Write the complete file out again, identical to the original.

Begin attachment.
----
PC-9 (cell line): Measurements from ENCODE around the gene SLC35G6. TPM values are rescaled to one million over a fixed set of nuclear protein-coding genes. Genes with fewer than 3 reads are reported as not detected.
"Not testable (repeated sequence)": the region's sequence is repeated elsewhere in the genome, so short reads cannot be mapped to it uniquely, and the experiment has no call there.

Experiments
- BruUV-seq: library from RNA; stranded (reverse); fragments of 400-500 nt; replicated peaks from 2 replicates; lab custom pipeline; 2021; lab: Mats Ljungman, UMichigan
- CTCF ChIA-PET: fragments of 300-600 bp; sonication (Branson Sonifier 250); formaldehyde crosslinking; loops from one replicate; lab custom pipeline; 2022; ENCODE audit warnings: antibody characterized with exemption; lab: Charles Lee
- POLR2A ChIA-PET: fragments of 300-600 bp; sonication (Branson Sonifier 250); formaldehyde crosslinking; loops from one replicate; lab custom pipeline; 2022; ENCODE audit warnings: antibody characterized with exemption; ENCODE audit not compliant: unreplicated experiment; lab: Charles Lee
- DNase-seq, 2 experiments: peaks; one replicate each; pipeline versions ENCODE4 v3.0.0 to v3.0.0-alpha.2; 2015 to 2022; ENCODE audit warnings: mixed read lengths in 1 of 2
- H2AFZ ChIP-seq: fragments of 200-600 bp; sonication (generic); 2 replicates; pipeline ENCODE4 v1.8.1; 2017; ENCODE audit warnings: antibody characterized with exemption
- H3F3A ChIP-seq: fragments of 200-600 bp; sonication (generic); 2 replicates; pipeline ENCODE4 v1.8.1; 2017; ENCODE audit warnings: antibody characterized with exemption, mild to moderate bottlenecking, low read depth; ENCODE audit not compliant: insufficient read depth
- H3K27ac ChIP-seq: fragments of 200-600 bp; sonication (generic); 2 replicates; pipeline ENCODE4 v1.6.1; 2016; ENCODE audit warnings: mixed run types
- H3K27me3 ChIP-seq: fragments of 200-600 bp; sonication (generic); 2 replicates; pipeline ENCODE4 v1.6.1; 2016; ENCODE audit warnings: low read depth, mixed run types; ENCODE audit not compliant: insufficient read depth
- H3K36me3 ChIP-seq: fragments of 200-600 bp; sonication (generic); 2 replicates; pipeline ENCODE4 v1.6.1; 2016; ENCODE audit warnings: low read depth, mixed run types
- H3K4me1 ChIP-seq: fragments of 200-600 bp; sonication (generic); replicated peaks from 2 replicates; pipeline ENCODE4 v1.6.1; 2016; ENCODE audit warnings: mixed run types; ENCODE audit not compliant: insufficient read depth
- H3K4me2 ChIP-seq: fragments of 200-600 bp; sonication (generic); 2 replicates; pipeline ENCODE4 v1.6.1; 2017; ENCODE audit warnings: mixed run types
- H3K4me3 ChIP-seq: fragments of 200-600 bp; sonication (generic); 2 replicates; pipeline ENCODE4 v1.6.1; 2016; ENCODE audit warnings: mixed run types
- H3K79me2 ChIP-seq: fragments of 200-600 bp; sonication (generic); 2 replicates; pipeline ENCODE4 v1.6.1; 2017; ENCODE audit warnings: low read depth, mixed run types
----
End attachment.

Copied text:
PC-9 (cell line): Measurements from ENCODE around the gene SLC35G6. TPM values are rescaled to one million over a fixed set of nuclear protein-coding genes. Genes with fewer than 3 reads are reported as not detected.
"Not testable (repeated sequence)": the region's sequence is repeated elsewhere in the genome, so short reads cannot be mapped to it uniquely, and the experiment has no call there.

Experiments
- BruUV-seq: library from RNA; stranded (reverse); fragments of 400-500 nt; replicated peaks from 2 replicates; lab custom pipeline; 2021; lab: Mats Ljungman, UMichigan
- CTCF ChIA-PET: fragments of 300-600 bp; sonication (Branson Sonifier 250); formaldehyde crosslinking; loops from one replicate; lab custom pipeline; 2022; ENCODE audit warnings: antibody characterized with exemption; lab: Charles Lee
- POLR2A ChIA-PET: fragments of 300-600 bp; sonication (Branson Sonifier 250); formaldehyde crosslinking; loops from one replicate; lab custom pipeline; 2022; ENCODE audit warnings: antibody characterized with exemption; ENCODE audit not compliant: unreplicated experiment; lab: Charles Lee
- DNase-seq, 2 experiments: peaks; one replicate each; pipeline versions ENCODE4 v3.0.0 to v3.0.0-alpha.2; 2015 to 2022; ENCODE audit warnings: mixed read lengths in 1 of 2
- H2AFZ ChIP-seq: fragments of 200-600 bp; sonication (generic); 2 replicates; pipeline ENCODE4 v1.8.1; 2017; ENCODE audit warnings: antibody characterized with exemption
- H3F3A ChIP-seq: fragments of 200-600 bp; sonication (generic); 2 replicates; pipeline ENCODE4 v1.8.1; 2017; ENCODE audit warnings: antibody characterized with exemption, mild to moderate bottlenecking, low read depth; ENCODE audit not compliant: insufficient read depth
- H3K27ac ChIP-seq: fragments of 200-600 bp; sonication (generic); 2 replicates; pipeline ENCODE4 v1.6.1; 2016; ENCODE audit warnings: mixed run types
- H3K27me3 ChIP-seq: fragments of 200-600 bp; sonication (generic); 2 replicates; pipeline ENCODE4 v1.6.1; 2016; ENCODE audit warnings: low read depth, mixed run types; ENCODE audit not compliant: insufficient read depth
- H3K36me3 ChIP-seq: fragments of 200-600 bp; sonication (generic); 2 replicates; pipeline ENCODE4 v1.6.1; 2016; ENCODE audit warnings: low read depth, mixed run types
- H3K4me1 ChIP-seq: fragments of 200-600 bp; sonication (generic); replicated peaks from 2 replicates; pipeline ENCODE4 v1.6.1; 2016; ENCODE audit warnings: mixed run types; ENCODE audit not compliant: insufficient read depth
- H3K4me2 ChIP-seq: fragments of 200-600 bp; sonication (generic); 2 replicates; pipeline ENCODE4 v1.6.1; 2017; ENCODE audit warnings: mixed run types
- H3K4me3 ChIP-seq: fragments of 200-600 bp; sonication (generic); 2 replicates; pipeline ENCODE4 v1.6.1; 2016; ENCODE audit warnings: mixed run types
- H3K79me2 ChIP-seq: fragments of 200-600 bp; sonication (generic); 2 replicates; pipeline ENCODE4 v1.6.1; 2017; ENCODE audit warnings: low read depth, mixed run types